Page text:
Habitat for Humanity has pledged to build more than 800 homes in the area hardest hit by Typhoon Haiyan, the organization announced earlier this month.
More than 1 million homes were damaged or destroyed in the typhoon that struck the Philippines in November, and the storm claimed more than 6,000 lives and displaced more than 16 million people, the Associated Press reported. The cost of rebuilding houses, schools, roads and bridges in the devastated areas may top $5 billion, according to Reuters. Habitat hopes to offset some of those expenses by stepping in to help.
The nonprofit has committed to building 852 homes in Tacloban, an area that suffered the brunt of the storm’s damage. Habitat was on the ground in the immediate aftermath of the storm, handing out emergency shelter and repair kits -- an initiative that's still underway.
While relief organizations continue to work to help struggling residents and to rebuild the devastated areas, a Pew Research Center for the People & the Press study showed that Americans weren’t as engaged with the tragedy in the Philippines as they were after other recent natural disasters.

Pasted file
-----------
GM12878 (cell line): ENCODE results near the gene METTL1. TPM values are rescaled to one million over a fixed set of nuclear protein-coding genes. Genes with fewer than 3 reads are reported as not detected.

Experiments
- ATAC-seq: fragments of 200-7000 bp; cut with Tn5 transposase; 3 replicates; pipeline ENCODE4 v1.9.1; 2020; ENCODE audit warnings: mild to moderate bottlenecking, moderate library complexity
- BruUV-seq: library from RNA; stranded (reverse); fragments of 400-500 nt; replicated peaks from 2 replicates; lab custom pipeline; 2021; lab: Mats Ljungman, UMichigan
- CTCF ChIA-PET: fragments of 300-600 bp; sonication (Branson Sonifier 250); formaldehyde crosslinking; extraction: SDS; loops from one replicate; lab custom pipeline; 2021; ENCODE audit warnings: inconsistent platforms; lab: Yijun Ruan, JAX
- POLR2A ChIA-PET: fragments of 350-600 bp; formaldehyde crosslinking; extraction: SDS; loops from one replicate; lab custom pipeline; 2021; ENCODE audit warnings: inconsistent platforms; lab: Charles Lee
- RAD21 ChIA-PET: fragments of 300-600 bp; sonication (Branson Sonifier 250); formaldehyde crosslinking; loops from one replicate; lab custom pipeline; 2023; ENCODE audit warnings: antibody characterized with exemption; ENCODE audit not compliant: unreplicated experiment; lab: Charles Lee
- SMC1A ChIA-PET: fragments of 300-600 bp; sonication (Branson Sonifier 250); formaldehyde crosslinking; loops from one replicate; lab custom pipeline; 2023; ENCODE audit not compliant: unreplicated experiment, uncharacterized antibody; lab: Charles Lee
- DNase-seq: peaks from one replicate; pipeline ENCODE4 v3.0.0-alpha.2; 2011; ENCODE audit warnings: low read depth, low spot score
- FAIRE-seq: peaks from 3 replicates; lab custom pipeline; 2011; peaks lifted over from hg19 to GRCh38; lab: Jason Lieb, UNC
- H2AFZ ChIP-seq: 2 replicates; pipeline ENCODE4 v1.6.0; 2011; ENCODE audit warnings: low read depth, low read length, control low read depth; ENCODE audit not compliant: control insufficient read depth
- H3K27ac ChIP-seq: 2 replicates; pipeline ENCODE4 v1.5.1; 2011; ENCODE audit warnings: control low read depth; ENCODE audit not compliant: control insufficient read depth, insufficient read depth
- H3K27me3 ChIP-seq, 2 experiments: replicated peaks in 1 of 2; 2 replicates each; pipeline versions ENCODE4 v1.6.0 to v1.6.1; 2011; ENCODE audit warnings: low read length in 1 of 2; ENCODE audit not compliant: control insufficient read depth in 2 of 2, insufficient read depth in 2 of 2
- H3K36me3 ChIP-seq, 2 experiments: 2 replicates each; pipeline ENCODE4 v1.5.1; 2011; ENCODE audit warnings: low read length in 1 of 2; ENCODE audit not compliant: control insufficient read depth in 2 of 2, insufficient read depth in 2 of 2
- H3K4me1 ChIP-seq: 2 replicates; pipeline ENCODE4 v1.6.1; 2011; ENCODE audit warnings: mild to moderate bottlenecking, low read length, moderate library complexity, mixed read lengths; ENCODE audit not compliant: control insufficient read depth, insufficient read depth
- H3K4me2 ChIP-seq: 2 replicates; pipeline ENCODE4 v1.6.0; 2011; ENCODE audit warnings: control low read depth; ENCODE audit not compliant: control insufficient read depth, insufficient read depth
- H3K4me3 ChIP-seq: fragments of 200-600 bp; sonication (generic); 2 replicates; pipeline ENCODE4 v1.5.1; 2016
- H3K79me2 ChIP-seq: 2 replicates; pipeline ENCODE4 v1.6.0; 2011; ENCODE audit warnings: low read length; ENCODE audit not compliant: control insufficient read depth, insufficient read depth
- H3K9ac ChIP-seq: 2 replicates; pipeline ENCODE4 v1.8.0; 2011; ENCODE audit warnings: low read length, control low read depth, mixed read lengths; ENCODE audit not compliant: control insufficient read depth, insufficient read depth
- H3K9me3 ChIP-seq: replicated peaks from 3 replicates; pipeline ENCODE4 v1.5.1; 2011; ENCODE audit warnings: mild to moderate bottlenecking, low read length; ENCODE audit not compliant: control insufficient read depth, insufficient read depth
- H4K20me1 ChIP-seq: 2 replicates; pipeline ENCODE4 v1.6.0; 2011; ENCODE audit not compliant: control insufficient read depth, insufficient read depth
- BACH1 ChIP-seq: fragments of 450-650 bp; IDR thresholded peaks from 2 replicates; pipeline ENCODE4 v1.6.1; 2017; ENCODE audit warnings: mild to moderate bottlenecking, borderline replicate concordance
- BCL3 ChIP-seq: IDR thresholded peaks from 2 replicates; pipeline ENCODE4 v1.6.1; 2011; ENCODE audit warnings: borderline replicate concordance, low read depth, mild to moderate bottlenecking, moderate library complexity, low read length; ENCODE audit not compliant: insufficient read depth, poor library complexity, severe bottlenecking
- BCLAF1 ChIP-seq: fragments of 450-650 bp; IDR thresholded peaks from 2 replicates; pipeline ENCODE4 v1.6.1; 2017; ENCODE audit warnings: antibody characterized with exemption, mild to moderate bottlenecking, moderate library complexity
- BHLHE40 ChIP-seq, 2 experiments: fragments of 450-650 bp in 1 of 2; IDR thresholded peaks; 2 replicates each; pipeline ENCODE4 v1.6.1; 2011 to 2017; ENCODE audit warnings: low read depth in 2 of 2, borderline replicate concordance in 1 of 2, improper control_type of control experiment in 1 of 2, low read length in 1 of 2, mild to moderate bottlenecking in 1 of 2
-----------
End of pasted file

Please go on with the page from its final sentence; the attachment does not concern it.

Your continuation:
In the week following the typhoon, Americans donated $33 million, CNN reported. In comparison, Americans gave more than $300 million to relief efforts within 10 days of the 2010 earthquake in Haiti, according to NPR.
A week after Typhoon Haiyan hit, 17 percent of Americans said they planned on making a contribution, according to the Pew study. In the same period following the Haiti earthquake, 30 percent said they planned on donating.
While the study didn't indicate why Americans have been less inclined to help, Sandra Miniutti, vice president, marketing and CFO of Charity Navigator, told The Huffington Post in November that Americans may have been preoccupied with other issues, including the Midwest tornadoes and the 2013 holiday season.
Feeling inspired by Habitat for Humanity's rebuilding efforts? Find out how you can get involved here.